Warning for Mac Users: Malvertising Campaign Distributes Atomic Stealer macOS Malware

A fresh malvertising campaign has emerged, distributing an updated iteration of macOS stealer malware named Atomic Stealer (or AMOS). This development suggests active maintenance by the malware’s author.

Atomic Stealer, a readily available Golang malware offered at a monthly rate of $1,000, first came to attention in April 2023. Subsequently, new variants, equipped with an expanded set of information-gathering capabilities, were discovered in the wild, targeting gamers and cryptocurrency users.

This malvertising campaign primarily leverages Google Ads as the distribution vector. Users searching for popular software, whether legitimate or cracked, on search engines encounter deceptive ads redirecting them to websites hosting rogue installers.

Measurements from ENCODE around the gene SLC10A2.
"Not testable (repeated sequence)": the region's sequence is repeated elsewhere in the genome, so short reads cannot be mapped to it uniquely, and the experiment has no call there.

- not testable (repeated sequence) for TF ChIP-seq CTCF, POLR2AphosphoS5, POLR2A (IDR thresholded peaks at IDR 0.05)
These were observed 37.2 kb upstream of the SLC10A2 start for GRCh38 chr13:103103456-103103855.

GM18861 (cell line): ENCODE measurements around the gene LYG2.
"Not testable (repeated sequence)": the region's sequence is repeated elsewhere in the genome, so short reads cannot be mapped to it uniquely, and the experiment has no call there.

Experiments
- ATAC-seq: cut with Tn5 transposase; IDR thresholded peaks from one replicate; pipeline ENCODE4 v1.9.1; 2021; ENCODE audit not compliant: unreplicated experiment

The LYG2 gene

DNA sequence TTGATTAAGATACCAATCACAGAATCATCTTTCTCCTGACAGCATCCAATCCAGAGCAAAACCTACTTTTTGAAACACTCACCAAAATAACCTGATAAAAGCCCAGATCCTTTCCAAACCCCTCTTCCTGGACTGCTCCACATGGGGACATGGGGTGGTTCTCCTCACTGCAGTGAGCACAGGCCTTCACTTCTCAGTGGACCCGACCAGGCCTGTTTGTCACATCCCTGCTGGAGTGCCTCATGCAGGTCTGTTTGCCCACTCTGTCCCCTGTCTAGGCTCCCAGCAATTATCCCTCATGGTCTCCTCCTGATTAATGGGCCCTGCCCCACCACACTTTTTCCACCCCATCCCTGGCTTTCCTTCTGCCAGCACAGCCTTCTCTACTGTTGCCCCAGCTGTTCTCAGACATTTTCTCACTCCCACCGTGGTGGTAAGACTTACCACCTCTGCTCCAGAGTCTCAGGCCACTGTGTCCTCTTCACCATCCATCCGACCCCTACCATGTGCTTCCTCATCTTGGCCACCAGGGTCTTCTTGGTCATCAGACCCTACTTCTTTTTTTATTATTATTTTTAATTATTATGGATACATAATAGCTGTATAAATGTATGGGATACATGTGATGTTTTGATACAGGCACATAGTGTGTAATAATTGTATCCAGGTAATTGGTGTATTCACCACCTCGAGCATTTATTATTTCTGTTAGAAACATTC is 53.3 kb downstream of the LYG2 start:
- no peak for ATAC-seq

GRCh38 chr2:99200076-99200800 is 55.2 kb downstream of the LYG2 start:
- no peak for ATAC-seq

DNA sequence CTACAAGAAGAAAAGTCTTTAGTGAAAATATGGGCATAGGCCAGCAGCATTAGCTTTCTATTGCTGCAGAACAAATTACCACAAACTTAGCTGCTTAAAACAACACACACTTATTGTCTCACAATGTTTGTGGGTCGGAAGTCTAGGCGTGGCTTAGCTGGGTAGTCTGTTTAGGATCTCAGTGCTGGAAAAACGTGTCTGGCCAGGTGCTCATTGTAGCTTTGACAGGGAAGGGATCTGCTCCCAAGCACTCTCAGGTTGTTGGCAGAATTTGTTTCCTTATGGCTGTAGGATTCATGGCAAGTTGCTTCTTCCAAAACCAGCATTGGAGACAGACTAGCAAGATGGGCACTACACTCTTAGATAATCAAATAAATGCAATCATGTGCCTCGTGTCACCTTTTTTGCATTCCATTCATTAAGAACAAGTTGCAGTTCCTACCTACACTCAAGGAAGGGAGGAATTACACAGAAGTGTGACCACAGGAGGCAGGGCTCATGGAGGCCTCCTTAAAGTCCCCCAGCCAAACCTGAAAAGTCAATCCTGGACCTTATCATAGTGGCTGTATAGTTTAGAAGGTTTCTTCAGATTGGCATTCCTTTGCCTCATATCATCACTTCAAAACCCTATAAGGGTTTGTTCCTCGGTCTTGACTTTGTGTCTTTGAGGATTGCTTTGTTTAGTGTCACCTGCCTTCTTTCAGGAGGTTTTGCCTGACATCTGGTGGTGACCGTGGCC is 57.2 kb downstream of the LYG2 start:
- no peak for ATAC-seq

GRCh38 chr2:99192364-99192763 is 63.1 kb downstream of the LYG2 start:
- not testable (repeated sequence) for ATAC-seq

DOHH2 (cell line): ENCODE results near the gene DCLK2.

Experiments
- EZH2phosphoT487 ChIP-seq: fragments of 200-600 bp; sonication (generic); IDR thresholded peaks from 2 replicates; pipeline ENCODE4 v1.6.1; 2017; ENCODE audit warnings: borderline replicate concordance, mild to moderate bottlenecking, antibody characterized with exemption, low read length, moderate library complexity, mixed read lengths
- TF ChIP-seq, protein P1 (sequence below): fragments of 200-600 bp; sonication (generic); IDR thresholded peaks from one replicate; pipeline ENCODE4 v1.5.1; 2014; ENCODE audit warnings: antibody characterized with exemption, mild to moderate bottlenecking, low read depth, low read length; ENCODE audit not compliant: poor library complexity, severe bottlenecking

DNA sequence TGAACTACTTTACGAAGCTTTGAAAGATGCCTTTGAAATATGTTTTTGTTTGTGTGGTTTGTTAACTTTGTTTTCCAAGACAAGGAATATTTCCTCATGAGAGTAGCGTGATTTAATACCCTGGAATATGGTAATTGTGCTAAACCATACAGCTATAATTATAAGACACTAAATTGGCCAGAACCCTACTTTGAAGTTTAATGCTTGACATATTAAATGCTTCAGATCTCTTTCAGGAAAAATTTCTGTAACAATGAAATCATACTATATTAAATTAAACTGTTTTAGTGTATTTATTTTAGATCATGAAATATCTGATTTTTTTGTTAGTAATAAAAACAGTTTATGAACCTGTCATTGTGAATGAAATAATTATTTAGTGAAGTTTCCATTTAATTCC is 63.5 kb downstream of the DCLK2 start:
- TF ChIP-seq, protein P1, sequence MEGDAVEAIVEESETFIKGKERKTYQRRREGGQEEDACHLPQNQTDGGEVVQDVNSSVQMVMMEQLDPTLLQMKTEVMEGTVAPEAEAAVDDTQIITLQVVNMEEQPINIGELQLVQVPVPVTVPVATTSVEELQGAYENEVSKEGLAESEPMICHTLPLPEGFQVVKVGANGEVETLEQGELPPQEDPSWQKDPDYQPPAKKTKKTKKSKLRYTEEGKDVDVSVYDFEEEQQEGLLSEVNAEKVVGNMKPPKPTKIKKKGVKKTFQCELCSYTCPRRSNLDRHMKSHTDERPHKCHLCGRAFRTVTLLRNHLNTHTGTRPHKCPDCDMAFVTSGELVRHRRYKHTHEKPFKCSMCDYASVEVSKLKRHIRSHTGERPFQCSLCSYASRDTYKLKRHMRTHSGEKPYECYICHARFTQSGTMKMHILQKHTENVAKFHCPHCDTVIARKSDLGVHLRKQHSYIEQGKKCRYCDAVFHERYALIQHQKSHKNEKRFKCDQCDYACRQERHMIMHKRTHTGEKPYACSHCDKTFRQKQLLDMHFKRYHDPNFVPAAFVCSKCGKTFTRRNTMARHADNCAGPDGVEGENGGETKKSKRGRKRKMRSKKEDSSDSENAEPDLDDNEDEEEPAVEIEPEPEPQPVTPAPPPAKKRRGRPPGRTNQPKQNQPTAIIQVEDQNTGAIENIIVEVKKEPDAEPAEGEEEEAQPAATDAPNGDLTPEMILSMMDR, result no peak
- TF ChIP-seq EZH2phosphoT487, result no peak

In the latest campaign, a fraudulent TradingView website prominently displays three download buttons for software catering to Windows, macOS, and Linux operating systems.

The macOS payload, labeled “TradingView.dmg,” represents a new version of Atomic Stealer released in late June. It is packaged within an ad-hoc signed app that, upon execution, prompts users to enter their password on a fake dialog box, subsequently harvesting files and data stored in iCloud Keychain and web browsers.

The ultimate objective of the attacker is to evade Gatekeeper protections in macOS and transmit the stolen data to a server under their control.

This development aligns with the growing trend of macOS becoming a viable target for malware attacks. Over recent months, several macOS-specific info stealers have surfaced in crimeware forums, capitalizing on the widespread use of Apple systems in organizations.

It’s essential to note that Atomic Stealer is not the sole malware distributed via malvertising and search engine optimization (SEO) poisoning campaigns. Evidence has emerged of DarkGate (also known as MehCrypter) using the same delivery method.

Furthermore, new iterations of DarkGate have been employed in attacks by threat actors employing tactics to those observed with Scattered Spider, as highlighted by Aon’s Stroz Friedberg Incident Response Services last month.